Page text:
Spectators unfamiliar with the sport of rowing, may just see eight individuals in a boat and one person sitting in the front yelling. The official title of that person sitting in front of the boat is a coxswain. Amanda Smith, a four year rower with the women’s team, compares the importance of a coxswain to that of the quarterback position for a football team.
“The coxswains are the ones that make the plays, direct the team and once they make a call they can get the boat to move on the next stroke,” Smith said.
Ruoxi He, the first year president and fourth year member of the club, is also the coxswain for the women’s varsity team. She joined the club with the mindset of being a rower and getting a good workout. But the idea of being a coxswain was something she was very open to.
She said that the most important trait of a coxswain is that they are leaders.
“You need some form of leadership skills because you are technically the person that is leading the eight people that are in your boat.”
Frank Leng, a third year rower with the men’s team, said the coxswain stereotype is the type of person who has to be loud and in your face. Leng finds that the most helpful trait of a coxswain is during the middle of a race they remind him to keep good form during the difficult parts. Leng recalled a moment when the coxswain really pulled through during their nationals race in Georgia last year.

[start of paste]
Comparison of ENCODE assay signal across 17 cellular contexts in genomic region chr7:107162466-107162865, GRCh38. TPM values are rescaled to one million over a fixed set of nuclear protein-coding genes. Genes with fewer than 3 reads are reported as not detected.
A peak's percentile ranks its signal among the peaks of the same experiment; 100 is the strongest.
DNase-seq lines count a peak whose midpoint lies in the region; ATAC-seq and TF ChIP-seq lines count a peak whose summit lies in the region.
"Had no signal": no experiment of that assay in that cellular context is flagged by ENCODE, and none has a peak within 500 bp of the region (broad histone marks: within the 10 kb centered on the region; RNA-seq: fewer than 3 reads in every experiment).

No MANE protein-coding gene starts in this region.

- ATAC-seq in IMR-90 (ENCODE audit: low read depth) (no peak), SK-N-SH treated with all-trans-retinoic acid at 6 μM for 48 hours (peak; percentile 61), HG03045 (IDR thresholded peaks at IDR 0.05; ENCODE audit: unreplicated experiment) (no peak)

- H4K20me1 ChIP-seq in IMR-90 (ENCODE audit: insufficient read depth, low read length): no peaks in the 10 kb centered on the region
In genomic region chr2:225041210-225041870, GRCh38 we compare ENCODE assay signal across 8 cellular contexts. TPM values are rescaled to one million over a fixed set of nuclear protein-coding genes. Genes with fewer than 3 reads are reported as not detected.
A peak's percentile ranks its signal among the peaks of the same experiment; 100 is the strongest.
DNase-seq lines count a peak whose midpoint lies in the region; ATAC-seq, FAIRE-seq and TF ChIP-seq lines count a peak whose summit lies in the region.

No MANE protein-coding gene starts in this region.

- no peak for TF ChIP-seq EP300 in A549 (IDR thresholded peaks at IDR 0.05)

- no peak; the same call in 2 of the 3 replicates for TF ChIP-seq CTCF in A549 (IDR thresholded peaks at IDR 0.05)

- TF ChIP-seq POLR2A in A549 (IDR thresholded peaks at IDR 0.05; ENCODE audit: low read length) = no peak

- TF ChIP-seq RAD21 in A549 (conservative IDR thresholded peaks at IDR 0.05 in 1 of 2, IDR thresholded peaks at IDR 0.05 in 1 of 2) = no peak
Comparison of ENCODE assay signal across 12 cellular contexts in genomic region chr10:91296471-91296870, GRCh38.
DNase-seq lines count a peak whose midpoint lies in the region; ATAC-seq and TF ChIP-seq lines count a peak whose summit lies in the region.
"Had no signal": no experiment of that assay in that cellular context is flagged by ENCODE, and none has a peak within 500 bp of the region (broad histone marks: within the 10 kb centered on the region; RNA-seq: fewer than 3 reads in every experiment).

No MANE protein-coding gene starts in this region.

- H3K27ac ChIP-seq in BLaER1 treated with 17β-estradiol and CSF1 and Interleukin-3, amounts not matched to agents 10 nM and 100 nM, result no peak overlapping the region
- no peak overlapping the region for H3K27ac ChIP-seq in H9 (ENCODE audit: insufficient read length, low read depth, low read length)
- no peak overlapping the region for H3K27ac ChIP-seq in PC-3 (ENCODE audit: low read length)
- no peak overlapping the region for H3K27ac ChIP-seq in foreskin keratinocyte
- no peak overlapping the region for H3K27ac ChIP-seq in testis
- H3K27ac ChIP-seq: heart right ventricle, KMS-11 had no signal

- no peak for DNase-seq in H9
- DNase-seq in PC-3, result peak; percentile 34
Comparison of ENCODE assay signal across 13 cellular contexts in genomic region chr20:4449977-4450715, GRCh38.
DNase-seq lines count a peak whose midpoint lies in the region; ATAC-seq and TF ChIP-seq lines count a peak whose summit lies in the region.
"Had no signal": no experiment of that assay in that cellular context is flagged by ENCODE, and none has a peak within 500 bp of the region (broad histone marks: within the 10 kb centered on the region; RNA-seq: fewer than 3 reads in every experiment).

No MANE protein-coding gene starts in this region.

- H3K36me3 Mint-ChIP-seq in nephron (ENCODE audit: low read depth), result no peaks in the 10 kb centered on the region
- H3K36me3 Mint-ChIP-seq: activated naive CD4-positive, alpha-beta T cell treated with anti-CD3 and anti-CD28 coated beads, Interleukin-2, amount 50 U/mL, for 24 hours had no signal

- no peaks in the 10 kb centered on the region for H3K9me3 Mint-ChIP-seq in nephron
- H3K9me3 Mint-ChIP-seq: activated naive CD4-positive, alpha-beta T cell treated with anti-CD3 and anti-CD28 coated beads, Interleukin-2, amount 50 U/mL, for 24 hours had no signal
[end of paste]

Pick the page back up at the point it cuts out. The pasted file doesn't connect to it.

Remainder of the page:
“We were against boats we really didn’t know,” Leng said. “Since us rowers didn’t know how other boats are doing, the coxswain was especially key because she knew what to say at the right time.”
“During the last 200 meters of our race (last year) I said ‘well do you want to be that crew that wins by a couple of inches or do you guys want to be the boat that loses by that half-second,’” He said.
He said that the best parts of being a coxswain are the races.
“Races in general can be nerve-racking, but I just have to make sure that I stay in a calm mindset so my rowers aren’t feeling frantic, but I know that they get nervous before races,” he said. He found that a useful strategy to motivate his racers is to give them individual attention.
“They like it when I call them by name because I think it checks them back into the race,” He said.
For Smith, who is seated right in front of the coxswain, she said that during a close race the coxswain would call for a seat and that’s a signal to the rowers that it’s time to get aligned with that seat in the opposing boat and pass them.
“(Coxswain) motivate us to move on boats because we can’t see what’s happening in the race. We are just supplying the power,” Smith said.